Saturday, May 26, 2012


Having the weekend off from teaching I headed for Broome and took some of the tourist tours.

Willie Creek Tours have a bus that takes people out to the pearl farm and shop about 40kms from Broome.

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I am very interested in the pearling industry as i use pearls with my silver to make jewellery. The guide showed us from the seeding of an oyster to the harvesting and grading of a pearl and we viewed the extensive display of jewellery in the showroom.

The following day I visited Beagle Bay, Cape Leveque and the Horizontal Falls.

Beagle Bay is a small indigenous community that was founded in 1890 by French Trappist monks. The catholic church was finished in 1918 the first church was a rough shed of iron, which blew away in a cyclone. The Aboriginal community gathered vast amounts of shell from the beaches to help make the bricks and mother of pearl shells were use to decorate the altar.

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Next stop was Cape Leveque, 240kms north of Broome. The colours of red-rock cliffs and bone-white sand meeting clear turquoise water was absolutely breathtaking.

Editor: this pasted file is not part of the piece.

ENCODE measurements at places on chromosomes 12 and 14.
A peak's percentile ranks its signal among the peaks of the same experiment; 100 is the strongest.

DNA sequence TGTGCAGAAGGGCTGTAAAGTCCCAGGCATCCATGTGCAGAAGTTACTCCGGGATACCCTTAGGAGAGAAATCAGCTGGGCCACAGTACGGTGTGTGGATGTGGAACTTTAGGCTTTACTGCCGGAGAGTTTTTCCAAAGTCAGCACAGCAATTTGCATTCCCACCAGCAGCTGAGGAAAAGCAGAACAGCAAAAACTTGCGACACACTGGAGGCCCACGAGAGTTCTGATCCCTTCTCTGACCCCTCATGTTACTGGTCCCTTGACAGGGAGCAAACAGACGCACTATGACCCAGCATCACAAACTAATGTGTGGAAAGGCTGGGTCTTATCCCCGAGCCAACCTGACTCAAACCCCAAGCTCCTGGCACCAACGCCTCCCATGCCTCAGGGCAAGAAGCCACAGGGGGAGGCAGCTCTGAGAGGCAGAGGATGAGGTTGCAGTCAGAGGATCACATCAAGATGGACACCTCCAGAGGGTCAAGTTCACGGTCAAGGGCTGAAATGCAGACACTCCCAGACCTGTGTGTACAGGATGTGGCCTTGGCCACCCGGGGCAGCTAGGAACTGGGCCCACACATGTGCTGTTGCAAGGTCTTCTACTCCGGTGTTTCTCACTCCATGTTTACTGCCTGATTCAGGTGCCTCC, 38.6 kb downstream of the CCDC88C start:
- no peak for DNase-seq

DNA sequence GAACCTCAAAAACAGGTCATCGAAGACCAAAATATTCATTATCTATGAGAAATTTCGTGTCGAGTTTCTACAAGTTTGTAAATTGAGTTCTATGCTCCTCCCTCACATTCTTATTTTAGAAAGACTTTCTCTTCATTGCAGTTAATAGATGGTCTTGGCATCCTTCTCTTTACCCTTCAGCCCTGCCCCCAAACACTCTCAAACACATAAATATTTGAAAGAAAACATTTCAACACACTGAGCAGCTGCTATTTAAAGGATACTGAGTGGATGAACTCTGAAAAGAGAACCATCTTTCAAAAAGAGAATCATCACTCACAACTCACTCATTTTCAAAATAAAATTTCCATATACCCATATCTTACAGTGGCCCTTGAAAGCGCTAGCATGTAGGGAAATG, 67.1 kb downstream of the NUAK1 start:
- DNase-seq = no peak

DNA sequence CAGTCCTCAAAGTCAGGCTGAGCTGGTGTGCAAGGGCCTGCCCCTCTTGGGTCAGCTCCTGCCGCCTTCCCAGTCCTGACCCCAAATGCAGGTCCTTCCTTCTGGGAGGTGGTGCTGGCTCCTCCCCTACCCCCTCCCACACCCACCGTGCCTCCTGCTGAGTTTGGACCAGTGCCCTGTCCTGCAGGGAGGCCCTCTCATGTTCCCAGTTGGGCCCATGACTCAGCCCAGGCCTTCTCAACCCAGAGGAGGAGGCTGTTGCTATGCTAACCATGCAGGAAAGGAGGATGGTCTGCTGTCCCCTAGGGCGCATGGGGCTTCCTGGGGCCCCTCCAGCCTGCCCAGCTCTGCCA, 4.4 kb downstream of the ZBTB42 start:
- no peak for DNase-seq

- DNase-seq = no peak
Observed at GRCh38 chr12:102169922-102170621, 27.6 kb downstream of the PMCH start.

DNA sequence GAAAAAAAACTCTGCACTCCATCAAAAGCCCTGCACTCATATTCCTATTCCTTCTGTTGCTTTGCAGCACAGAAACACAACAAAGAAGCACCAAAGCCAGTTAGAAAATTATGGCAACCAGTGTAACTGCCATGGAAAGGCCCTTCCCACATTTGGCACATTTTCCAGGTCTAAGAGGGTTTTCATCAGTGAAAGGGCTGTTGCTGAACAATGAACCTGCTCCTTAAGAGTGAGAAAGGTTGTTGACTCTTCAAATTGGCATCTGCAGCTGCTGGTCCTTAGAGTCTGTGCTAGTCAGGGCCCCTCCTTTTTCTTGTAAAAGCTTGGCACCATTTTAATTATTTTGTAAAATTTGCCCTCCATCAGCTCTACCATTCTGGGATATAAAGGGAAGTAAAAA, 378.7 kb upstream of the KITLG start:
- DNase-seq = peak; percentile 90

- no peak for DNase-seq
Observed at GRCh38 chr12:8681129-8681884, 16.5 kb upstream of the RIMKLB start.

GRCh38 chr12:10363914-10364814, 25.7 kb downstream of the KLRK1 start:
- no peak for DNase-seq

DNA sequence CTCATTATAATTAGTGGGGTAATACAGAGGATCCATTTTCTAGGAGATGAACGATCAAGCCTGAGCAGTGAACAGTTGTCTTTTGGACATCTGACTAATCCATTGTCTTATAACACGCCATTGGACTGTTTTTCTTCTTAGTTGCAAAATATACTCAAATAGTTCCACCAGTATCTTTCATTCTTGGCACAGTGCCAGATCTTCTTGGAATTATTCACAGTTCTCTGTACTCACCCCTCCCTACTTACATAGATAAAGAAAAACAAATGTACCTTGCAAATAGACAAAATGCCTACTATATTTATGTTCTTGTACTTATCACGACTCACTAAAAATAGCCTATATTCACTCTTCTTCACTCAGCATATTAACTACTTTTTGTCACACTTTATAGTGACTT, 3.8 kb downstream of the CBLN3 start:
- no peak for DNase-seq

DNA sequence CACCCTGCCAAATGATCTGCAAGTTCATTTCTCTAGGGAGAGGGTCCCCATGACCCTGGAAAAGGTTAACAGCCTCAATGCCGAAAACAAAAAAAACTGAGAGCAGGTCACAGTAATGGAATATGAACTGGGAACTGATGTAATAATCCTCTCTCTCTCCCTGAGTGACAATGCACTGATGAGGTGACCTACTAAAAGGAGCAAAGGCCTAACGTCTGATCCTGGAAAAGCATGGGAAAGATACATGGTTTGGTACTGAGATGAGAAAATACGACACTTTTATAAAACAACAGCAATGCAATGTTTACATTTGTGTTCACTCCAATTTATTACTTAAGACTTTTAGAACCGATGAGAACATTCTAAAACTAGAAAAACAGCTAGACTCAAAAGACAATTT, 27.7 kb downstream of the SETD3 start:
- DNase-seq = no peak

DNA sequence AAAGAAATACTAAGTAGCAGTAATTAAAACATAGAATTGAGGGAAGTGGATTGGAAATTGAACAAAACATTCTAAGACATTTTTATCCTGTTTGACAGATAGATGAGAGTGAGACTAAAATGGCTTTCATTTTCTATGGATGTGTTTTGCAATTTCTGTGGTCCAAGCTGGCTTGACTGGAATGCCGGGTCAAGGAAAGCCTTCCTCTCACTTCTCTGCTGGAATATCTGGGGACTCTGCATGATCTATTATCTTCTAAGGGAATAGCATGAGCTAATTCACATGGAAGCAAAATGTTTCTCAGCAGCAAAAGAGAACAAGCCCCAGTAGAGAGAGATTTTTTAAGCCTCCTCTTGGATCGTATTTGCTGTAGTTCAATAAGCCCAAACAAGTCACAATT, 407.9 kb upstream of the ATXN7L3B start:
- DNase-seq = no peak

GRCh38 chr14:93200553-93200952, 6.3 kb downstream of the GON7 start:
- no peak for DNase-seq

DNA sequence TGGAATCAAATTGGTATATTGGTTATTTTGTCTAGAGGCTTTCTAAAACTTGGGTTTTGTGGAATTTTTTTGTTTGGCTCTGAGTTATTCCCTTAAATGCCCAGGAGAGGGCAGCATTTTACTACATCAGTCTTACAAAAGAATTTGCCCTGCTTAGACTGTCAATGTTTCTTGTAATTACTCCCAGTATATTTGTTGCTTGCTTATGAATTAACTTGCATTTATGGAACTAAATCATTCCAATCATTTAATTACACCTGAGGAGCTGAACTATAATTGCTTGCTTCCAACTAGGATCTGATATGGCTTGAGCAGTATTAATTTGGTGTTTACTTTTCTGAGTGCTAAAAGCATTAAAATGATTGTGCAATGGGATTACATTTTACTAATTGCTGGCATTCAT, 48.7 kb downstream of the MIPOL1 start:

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From One Arm point I flew over the Buccaneer Archipelago to the Horizontal falls. This excerpt from the Kimberley website describes the falls very well.

“One of the most amazing natural features of the Kimberley region is the tidal waterfalls located deep within Talbot Bay in the Buccaneer Archipelago, but unlike any other waterfall, the water passes horizontally. Although they are called waterfalls, this natural phenomenon actually consists of intense tidal currents hurtling through two narrow coastal gorges. Massive tidal movements create a waterfall effect as water banks up against one side of the narrow cliff passage, to be repeated again on the turning tide.

The twin gaps are part of the McLarty Ranges, which have two ridges running parallel approximately 300 metres apart. The first and most seaward gap is about 20 metres wide and the second, most spectacular, gap is about 10 metres wide.

It is possible to drive boats through the two gaps to the bay behind. The tides in this area have a 10 metre variation which occurs over six and a half hours from low tide to high tide and vice versa. The effect of the waterfalls is created by the tide building up in front of the gaps faster than it can flow through them and there can be a four metre high waterfall between the bays.

The waterfall phenomena has been described by David Attenborough as "one of the greatest natural wonders of the world".

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